After being acquired by Unilever in 2022 and entering major retailers such as Sephora earlier this year, Nutrafol wants to become a household name among men dealing with hair loss or looking for prevention treatments.
Last year, Nutrafol — founded in 2014 — split its men’s and women’s hair growth lines into two separate sub-brands to better target needs based on genetics and external factors. According to the company, the move has helped better direct website visitors to the right educational tools and products. As of 2022, over 80% of Nutrafol’s revenue came from women — but men are also an important demographic for the supplement brand.
Now, this newly-forged focus is being reflected in the company’s latest ad campaign. Throughout April, Nutrafol is running its first-ever men’s focused campaign through a number of advertising mediums, including television and out-of-home. Later this spring, a large-scale influencer campaign will roll out to further highlight different people’s journeys with thinning hair struggles.
Last year, the company branded the new Nutrafol Men by spinning out a men’s website and social media accounts, such as a dedicated Instagram handle and accompanying ads. The Nutrafol women’s website focuses on other hair loss-related topics, such as highly impacted life stages like postpartum and post menopause.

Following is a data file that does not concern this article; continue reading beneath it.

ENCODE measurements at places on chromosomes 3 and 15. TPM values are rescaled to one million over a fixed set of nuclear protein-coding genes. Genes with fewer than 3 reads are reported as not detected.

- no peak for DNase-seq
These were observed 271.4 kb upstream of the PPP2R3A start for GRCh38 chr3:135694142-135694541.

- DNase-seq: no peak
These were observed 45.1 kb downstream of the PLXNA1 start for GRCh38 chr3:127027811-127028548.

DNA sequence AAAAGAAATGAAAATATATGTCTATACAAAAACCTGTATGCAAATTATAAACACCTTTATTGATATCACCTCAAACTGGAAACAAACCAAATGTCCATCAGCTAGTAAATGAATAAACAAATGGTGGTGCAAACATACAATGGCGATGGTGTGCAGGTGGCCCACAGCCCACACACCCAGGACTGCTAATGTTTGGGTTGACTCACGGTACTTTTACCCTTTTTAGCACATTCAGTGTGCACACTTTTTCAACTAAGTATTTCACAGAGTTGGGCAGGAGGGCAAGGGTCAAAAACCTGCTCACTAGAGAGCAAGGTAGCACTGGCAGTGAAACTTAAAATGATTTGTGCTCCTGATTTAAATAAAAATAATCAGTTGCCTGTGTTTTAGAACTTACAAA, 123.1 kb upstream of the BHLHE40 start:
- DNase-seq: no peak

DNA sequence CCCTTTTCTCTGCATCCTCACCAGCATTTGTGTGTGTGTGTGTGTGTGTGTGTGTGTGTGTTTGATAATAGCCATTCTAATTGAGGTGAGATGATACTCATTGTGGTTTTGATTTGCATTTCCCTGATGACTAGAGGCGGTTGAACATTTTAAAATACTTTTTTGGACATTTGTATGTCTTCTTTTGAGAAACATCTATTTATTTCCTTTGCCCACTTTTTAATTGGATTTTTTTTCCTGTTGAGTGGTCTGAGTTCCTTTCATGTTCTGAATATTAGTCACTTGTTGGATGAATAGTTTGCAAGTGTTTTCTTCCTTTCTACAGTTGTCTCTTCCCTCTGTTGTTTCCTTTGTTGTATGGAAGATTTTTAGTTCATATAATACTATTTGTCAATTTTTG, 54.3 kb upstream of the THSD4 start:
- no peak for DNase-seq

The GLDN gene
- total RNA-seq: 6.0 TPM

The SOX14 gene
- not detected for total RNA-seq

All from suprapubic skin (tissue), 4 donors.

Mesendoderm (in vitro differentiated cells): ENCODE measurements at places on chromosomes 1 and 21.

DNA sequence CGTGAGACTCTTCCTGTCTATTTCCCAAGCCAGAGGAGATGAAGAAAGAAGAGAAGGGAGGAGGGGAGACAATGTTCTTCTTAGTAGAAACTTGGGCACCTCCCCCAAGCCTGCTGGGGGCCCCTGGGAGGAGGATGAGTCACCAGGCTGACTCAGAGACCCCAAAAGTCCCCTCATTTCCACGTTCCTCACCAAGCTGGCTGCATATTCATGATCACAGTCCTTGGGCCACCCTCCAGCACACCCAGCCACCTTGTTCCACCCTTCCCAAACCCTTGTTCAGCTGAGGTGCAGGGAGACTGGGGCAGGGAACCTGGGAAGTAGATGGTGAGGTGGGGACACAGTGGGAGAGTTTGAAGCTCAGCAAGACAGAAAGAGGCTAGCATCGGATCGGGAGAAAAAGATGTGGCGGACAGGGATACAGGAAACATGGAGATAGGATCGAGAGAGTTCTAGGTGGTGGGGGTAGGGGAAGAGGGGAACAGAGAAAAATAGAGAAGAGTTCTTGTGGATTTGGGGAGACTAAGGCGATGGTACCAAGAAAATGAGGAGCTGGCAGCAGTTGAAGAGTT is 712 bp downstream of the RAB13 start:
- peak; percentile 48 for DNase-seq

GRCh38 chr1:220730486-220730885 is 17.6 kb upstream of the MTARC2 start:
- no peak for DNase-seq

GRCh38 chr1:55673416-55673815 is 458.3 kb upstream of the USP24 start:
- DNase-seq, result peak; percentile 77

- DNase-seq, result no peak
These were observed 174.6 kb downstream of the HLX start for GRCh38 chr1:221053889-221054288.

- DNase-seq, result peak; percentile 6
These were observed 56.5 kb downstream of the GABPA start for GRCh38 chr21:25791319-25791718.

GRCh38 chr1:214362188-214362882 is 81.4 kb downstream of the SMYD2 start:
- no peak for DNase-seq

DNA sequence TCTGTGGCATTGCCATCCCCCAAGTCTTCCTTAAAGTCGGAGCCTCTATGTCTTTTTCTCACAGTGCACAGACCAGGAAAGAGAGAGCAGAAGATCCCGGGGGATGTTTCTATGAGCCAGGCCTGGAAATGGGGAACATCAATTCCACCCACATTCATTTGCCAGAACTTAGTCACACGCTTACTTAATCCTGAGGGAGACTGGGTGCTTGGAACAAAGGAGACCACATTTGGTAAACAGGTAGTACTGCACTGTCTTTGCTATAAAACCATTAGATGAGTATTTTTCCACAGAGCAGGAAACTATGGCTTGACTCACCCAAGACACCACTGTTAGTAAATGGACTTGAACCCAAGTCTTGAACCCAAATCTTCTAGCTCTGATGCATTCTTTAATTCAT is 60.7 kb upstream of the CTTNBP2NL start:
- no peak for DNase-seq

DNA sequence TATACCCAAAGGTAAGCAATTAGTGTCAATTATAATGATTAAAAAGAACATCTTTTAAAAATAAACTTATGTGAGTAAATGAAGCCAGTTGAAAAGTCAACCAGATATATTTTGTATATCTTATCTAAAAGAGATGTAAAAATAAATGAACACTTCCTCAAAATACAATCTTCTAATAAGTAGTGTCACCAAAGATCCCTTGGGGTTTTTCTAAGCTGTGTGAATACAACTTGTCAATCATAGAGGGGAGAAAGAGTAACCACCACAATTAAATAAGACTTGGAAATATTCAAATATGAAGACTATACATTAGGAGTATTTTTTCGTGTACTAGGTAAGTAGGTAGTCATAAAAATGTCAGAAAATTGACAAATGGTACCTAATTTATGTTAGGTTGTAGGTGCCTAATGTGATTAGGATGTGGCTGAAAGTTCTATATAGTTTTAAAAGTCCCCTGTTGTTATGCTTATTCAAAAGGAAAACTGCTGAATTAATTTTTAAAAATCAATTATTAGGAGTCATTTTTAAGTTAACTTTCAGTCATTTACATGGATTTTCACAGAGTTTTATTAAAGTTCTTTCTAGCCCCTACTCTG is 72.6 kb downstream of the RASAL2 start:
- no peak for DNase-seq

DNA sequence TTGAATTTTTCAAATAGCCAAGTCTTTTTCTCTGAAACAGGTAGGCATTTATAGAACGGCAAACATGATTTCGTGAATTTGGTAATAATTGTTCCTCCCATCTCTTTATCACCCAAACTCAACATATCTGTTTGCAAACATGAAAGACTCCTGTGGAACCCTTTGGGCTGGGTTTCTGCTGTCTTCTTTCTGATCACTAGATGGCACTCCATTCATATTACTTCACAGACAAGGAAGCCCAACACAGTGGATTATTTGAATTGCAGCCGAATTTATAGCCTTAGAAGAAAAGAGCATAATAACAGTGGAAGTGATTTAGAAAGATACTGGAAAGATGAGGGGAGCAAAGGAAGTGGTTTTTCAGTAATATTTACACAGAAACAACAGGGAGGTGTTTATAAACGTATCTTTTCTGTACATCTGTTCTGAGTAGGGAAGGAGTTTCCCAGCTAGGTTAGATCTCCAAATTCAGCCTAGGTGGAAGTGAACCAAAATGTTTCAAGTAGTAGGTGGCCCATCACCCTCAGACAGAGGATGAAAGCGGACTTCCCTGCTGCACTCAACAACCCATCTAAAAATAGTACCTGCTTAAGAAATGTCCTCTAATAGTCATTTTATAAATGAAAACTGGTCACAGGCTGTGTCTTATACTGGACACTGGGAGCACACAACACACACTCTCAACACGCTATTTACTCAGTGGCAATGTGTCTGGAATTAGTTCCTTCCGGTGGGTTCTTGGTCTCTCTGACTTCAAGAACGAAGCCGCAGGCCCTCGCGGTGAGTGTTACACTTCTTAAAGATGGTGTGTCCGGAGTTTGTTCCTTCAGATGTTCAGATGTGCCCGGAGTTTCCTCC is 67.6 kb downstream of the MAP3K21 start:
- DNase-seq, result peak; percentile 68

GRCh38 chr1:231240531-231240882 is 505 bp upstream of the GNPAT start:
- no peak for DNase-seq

Honing in on male audiences
By separating the men’s line as its own business, Nutrafol founder and CEO Giorgos Tsetis said the messaging is coming across more clearly to this audience. “We have seen sales increase as a result,” Tsetis said.
To continue that momentum, Nutrafol Men’s cross-media ads kicked off at the end of March in an effort to raise awareness around hair loss prevention and educate men on how to approach the problem holistically. With that, the media buying strategy revolved around reaching a male demographic where they’re likely to consume content. These range from ads on CTV and major TV networks like ABC and ESPN, print and digital ads, Spotify clips, out-of-home and a content partnership with GQ. “With each of these various channels, we’re trying to increase traffic on the DTC men’s website,” Tsetis said.
These channels were chosen based on some past experiences and new experiments. “TV is always very big for us with telling authentic stories,” Tsetis added, having starred in past CTV spots highlighting his own struggles with hair loss. Then there is the out-of-home component, which includes a Times Square billboard that marks a major milestone for the brand. Over at Spotify, users will be able to add the music from Nutrafol’s new commercial spot to their own motivational and workout playlists.
Through GQ’s Barbershop Talks series, this month Nutrafol is running the campaign featuring a number of influential figures. It includes DJ Brendan Fallis, fashion industry veteran Nick Wooster and New York Giant wide receiver Isaiah Hodgins, among others celebrities. “The GQ partnership is about working with a trusted source – in this case stylists or barbers – to speak on the topic,” Tsetis said.